Where to Book
Since everyone seems to make calls to agencies rather than owning their own boats (unless you’re staying at a hotel that has its own), it doesn’t really matter who you book with. I found that Klook actually has lower prices and great reviews, so if I had done a group tour, I would have gone that route. You can book Tour B here.
Is a Group or Private Tour B Better?
I’m sorry to say that I didn’t have the absolute best experience with guides in El Nido. Since you’re required to have one, it wasn’t as simple as rocking up to the shore and negotiating directly with a boat owner and going where we pleased, like I could do in Romblon.
In my review of Tour A, you’ll notice the guide tried to cut out two stops, and despite my best efforts to connect and be friendly, he just didn’t seem like he wanted to be there. I get it, everyone is going through their own stuff, but it was my worst experience with boat guides and captains in the Philippines to date. That said, you never know what you’re going to get since who you book with probably doesn’t own the boats and by the time you’re face to face with the guide, you’re probably 2-3 people removed from who you originally booked with. This presented some issues like what was and wasn’t included, such as snorkeling gear and transport, but overall I would still do the private tour since it gave me much more solitude, and allowed me to have some time at the caves, beaches, and islands to myself. That’s just not possible on a group tour.
For me, it boils down to what you can afford. Tour B is less crowded in general, so doing the itinerary in reverse from what the tour boats do could afford you some alone time in an otherwise very touristy El Nido. It just depends on how many people you’re splitting with and if the extra cost is worth it to you! You can also customize the stops a bit more, if you’d like to switch out some things for others from different tours.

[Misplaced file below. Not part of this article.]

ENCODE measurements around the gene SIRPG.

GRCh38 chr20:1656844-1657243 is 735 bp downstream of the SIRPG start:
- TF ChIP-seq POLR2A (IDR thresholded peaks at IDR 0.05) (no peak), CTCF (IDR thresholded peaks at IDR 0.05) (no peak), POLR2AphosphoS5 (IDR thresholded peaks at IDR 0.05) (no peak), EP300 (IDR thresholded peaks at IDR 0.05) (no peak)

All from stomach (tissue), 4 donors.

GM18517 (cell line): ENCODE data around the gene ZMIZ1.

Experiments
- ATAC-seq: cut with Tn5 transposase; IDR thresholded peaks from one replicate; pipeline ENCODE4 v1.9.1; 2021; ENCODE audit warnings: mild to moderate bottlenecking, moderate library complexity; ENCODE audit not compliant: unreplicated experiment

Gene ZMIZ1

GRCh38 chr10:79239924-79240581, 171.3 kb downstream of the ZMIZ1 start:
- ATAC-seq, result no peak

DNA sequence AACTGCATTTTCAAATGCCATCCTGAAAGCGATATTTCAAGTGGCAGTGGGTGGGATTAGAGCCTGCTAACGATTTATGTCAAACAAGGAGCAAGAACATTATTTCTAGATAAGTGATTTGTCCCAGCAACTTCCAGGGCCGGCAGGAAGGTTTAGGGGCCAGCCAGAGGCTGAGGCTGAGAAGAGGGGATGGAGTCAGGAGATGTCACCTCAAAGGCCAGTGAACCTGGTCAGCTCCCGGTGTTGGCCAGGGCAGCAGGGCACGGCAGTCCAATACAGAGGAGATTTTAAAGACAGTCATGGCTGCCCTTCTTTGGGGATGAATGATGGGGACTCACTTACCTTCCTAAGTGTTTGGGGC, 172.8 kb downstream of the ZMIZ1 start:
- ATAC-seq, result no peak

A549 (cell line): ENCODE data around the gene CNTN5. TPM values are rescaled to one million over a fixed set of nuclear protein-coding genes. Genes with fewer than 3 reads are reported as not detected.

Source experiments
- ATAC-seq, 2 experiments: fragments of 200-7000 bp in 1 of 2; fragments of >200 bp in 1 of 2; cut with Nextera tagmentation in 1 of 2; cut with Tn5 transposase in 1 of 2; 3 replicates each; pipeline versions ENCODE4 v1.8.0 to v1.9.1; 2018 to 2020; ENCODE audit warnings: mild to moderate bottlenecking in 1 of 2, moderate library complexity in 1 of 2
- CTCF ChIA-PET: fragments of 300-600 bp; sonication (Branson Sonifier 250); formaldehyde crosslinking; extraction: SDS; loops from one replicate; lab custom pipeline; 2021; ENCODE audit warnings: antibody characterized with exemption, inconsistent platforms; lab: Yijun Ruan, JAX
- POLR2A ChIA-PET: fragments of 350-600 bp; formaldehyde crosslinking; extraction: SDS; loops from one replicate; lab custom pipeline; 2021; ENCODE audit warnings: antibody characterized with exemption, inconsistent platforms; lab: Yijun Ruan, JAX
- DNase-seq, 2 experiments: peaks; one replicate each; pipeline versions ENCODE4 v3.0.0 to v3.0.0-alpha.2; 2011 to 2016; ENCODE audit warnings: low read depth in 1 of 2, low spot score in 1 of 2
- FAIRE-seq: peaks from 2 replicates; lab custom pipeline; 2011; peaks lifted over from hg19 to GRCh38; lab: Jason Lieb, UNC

What to Bring
Most group tours will include lunch and water, though you may want to double check that they will have water for you to refill your bottles with. In theory El Nido is trying to cut down on single use plastic, but not every tour provides water.
You’ll also want to bring along snorkeling gear, which you can rent for 150 pesos for a mask and snorkel and 150 for a set of fins. I brought my own mask from home and would suggest you do the same. You can be more sure of the quality and won’t have to pay the equivalent of 3 US dollars every single day that you go island hopping. I didn’t use fins during my El Nido experience and didn’t really feel they were necessary, but I would base your decision on that on how strong of a swimmer you are without them. There are plenty of places in town where you can rent, or most of the tour operators will have gear as well.
It can also be a good idea to bring along a dry bag (I use this one) if you want to be able to take photos, especially if kayaking in the lagoons. All of these photos were shot with a GoPro HERO7 Black, and my DJI Mavic 2 Pro. You can read more about my camera gear here.
Also be sure to bring along sunscreen, as you’ll have your back to the sun often on this trip. It’s also helpful to bring along your own beach towel.
Overall, Tour B was a less crowded, more secluded experience than Tour A, with beaches and islands that were just as amazing, if not more so. That said, I’d still spend another day in El Nido on either Tour A or C, or both, for a chance to do more snorkeling and to see the Big Lagoon.